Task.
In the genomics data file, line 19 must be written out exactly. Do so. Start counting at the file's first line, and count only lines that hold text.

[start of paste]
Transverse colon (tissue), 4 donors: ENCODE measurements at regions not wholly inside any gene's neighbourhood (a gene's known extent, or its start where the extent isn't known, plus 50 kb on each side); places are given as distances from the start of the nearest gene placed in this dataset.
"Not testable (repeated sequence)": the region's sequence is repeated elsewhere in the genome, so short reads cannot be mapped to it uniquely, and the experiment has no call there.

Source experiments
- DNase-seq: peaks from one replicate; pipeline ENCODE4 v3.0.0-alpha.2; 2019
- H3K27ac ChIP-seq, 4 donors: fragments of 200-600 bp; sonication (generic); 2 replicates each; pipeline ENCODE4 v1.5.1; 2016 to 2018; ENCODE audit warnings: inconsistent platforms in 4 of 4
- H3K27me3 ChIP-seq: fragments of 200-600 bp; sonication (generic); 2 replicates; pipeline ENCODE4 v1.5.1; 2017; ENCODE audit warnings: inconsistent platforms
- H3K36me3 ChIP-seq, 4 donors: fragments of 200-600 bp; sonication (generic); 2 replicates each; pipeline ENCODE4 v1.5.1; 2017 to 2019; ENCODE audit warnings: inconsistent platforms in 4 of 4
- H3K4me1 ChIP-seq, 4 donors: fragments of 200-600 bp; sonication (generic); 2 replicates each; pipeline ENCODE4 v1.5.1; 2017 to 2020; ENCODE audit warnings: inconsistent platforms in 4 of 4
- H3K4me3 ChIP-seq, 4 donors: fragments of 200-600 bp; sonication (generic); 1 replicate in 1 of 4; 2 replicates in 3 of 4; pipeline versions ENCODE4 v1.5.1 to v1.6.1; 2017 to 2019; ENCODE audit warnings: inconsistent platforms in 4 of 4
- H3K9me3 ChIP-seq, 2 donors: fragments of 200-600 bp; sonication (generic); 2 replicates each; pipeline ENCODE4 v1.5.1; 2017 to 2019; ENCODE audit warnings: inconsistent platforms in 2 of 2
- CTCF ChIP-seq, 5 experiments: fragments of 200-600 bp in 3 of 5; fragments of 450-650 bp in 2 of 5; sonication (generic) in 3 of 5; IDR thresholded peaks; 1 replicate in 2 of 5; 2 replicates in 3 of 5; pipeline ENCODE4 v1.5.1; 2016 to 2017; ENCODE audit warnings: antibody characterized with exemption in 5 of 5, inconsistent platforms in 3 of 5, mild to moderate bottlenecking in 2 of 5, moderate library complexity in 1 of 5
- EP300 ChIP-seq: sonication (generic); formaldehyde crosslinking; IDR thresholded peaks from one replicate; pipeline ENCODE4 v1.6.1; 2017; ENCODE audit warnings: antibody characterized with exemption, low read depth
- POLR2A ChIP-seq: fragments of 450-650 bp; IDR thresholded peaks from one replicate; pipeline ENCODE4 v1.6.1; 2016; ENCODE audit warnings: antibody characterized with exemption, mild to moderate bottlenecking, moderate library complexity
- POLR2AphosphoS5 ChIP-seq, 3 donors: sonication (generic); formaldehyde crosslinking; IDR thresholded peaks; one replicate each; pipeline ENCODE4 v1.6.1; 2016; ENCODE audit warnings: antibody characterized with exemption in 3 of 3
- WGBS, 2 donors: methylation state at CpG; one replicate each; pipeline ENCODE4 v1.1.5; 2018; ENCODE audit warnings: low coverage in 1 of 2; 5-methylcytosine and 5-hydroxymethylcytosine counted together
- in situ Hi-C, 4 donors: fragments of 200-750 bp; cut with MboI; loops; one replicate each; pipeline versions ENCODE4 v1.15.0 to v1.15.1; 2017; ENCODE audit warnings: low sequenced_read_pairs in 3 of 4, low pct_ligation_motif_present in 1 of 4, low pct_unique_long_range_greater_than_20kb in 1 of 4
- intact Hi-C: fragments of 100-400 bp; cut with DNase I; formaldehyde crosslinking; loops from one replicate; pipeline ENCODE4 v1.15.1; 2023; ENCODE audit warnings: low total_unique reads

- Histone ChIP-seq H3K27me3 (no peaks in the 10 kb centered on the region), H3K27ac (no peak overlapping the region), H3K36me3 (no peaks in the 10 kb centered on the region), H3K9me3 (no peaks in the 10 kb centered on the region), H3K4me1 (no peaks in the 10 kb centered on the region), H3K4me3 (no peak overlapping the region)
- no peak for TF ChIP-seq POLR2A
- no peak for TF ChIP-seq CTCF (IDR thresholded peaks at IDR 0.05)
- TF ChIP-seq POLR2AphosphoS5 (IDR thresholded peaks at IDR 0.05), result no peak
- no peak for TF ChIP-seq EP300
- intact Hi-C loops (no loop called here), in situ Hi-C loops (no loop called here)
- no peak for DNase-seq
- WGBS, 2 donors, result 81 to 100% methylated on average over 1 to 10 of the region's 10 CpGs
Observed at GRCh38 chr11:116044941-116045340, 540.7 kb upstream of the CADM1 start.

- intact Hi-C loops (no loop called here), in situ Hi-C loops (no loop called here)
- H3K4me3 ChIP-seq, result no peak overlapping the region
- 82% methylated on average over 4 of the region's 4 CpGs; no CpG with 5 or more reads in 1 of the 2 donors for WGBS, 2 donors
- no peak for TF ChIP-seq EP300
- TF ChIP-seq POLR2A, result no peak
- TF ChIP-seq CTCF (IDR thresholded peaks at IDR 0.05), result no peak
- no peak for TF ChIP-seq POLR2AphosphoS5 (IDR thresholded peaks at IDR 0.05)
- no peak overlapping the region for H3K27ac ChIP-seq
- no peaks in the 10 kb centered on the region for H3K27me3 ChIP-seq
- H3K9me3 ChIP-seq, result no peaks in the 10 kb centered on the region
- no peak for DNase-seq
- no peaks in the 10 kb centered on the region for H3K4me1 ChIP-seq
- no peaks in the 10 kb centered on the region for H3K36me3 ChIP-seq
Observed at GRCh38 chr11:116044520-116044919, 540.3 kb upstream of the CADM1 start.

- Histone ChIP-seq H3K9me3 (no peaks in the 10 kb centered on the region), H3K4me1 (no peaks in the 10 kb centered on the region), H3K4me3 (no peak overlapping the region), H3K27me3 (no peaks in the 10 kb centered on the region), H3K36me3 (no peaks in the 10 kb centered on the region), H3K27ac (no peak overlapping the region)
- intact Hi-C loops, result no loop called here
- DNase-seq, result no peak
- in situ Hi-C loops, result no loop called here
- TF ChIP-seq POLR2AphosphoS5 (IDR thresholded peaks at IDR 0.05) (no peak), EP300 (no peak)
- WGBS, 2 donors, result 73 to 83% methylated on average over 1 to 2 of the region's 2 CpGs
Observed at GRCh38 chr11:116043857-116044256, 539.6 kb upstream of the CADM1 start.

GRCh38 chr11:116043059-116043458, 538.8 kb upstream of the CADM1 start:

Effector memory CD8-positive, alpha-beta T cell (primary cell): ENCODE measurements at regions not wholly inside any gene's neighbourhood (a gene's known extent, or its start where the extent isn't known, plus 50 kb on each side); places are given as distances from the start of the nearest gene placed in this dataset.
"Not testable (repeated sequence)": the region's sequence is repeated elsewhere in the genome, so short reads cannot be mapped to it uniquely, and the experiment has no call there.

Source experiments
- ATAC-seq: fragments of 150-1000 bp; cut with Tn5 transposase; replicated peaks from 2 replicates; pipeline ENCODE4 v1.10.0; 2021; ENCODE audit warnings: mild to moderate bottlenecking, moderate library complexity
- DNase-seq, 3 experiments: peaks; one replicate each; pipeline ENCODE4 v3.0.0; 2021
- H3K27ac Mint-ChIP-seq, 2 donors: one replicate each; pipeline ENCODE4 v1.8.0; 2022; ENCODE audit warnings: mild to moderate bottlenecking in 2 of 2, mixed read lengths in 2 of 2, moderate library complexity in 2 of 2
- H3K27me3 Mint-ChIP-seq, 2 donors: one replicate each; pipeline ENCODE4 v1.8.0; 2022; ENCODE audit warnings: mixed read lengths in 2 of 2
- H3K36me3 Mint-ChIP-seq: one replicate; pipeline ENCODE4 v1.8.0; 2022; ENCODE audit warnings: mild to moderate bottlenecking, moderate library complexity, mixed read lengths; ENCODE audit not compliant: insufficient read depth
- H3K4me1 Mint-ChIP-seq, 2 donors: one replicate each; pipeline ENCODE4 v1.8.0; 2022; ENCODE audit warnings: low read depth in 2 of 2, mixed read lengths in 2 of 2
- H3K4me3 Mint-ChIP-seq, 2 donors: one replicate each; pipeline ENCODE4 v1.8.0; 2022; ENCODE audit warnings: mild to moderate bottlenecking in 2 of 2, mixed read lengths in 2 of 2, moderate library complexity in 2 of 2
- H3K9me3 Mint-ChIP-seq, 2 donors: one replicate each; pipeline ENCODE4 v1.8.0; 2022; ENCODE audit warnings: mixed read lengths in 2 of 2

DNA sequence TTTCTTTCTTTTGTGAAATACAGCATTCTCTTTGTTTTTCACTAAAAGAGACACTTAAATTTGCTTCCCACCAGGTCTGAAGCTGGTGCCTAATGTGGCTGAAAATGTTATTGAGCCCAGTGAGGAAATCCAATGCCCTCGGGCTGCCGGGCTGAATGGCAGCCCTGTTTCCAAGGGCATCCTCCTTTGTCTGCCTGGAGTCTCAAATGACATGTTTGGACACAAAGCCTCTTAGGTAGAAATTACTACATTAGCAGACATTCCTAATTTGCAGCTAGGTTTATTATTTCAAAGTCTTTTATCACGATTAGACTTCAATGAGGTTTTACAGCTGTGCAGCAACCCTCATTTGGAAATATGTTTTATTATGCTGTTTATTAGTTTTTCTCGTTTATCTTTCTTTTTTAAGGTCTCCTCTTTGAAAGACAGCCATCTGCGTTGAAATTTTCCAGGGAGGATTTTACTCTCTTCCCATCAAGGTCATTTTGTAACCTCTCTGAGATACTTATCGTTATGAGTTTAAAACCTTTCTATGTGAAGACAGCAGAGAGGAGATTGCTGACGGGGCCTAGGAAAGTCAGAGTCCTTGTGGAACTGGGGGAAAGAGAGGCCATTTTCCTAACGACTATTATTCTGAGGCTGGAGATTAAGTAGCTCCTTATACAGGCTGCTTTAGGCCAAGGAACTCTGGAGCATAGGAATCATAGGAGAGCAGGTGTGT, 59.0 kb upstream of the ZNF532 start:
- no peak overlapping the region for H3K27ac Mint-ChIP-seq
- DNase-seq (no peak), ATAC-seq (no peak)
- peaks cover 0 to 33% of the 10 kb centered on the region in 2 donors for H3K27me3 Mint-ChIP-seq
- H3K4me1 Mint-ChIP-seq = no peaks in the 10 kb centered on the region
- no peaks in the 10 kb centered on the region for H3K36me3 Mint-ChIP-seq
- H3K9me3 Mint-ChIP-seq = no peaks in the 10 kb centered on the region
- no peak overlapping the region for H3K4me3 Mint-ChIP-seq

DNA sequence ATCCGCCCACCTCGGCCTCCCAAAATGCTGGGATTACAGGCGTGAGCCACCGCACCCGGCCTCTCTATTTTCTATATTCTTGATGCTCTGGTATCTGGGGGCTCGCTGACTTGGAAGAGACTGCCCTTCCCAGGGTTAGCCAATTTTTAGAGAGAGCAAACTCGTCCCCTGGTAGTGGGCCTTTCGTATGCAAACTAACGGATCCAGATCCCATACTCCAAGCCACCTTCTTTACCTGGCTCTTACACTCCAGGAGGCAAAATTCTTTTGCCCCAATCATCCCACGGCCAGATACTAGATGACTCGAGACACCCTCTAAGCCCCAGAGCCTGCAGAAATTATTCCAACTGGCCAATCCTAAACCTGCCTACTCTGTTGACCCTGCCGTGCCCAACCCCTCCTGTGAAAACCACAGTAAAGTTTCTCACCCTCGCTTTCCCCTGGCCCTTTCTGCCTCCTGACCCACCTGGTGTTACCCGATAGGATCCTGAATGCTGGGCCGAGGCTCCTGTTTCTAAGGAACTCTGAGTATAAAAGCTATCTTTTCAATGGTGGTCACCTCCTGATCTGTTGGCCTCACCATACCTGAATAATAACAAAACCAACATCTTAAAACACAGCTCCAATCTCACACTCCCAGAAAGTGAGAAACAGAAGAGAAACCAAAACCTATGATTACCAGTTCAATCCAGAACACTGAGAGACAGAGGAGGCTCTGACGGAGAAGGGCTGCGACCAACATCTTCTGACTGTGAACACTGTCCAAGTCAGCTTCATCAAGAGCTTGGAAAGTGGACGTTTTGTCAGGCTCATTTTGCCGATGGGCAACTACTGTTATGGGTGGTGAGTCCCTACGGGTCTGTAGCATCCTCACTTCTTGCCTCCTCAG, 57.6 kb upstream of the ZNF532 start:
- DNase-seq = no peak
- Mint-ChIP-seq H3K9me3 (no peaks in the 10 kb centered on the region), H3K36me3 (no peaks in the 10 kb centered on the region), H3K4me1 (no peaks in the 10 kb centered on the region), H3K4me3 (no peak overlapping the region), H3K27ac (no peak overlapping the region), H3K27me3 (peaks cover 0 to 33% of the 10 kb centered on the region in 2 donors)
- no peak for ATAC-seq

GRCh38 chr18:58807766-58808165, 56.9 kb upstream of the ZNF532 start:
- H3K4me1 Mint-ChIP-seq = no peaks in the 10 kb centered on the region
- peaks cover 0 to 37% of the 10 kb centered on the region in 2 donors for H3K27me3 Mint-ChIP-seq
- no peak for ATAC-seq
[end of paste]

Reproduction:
- no peak for TF ChIP-seq POLR2A